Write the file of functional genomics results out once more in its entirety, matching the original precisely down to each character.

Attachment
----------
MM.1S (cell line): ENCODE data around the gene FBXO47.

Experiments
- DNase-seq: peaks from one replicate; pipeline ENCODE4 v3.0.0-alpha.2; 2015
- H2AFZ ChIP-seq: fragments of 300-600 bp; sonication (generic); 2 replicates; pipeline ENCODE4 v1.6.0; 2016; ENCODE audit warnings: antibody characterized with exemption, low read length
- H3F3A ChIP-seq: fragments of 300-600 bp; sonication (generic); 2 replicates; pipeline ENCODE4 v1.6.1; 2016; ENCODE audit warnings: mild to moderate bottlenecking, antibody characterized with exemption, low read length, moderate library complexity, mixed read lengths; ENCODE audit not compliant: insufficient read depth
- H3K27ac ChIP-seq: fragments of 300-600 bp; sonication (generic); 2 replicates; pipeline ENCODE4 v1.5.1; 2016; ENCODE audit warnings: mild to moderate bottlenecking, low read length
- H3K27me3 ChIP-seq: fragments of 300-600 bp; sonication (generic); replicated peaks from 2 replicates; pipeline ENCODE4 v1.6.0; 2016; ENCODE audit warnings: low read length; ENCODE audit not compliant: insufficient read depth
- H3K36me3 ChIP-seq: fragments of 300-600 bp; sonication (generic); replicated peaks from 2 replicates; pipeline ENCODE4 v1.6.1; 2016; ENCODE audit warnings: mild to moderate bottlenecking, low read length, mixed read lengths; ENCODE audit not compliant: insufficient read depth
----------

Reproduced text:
MM.1S (cell line): ENCODE data around the gene FBXO47.

Experiments
- DNase-seq: peaks from one replicate; pipeline ENCODE4 v3.0.0-alpha.2; 2015
- H2AFZ ChIP-seq: fragments of 300-600 bp; sonication (generic); 2 replicates; pipeline ENCODE4 v1.6.0; 2016; ENCODE audit warnings: antibody characterized with exemption, low read length
- H3F3A ChIP-seq: fragments of 300-600 bp; sonication (generic); 2 replicates; pipeline ENCODE4 v1.6.1; 2016; ENCODE audit warnings: mild to moderate bottlenecking, antibody characterized with exemption, low read length, moderate library complexity, mixed read lengths; ENCODE audit not compliant: insufficient read depth
- H3K27ac ChIP-seq: fragments of 300-600 bp; sonication (generic); 2 replicates; pipeline ENCODE4 v1.5.1; 2016; ENCODE audit warnings: mild to moderate bottlenecking, low read length
- H3K27me3 ChIP-seq: fragments of 300-600 bp; sonication (generic); replicated peaks from 2 replicates; pipeline ENCODE4 v1.6.0; 2016; ENCODE audit warnings: low read length; ENCODE audit not compliant: insufficient read depth
- H3K36me3 ChIP-seq: fragments of 300-600 bp; sonication (generic); replicated peaks from 2 replicates; pipeline ENCODE4 v1.6.1; 2016; ENCODE audit warnings: mild to moderate bottlenecking, low read length, mixed read lengths; ENCODE audit not compliant: insufficient read depth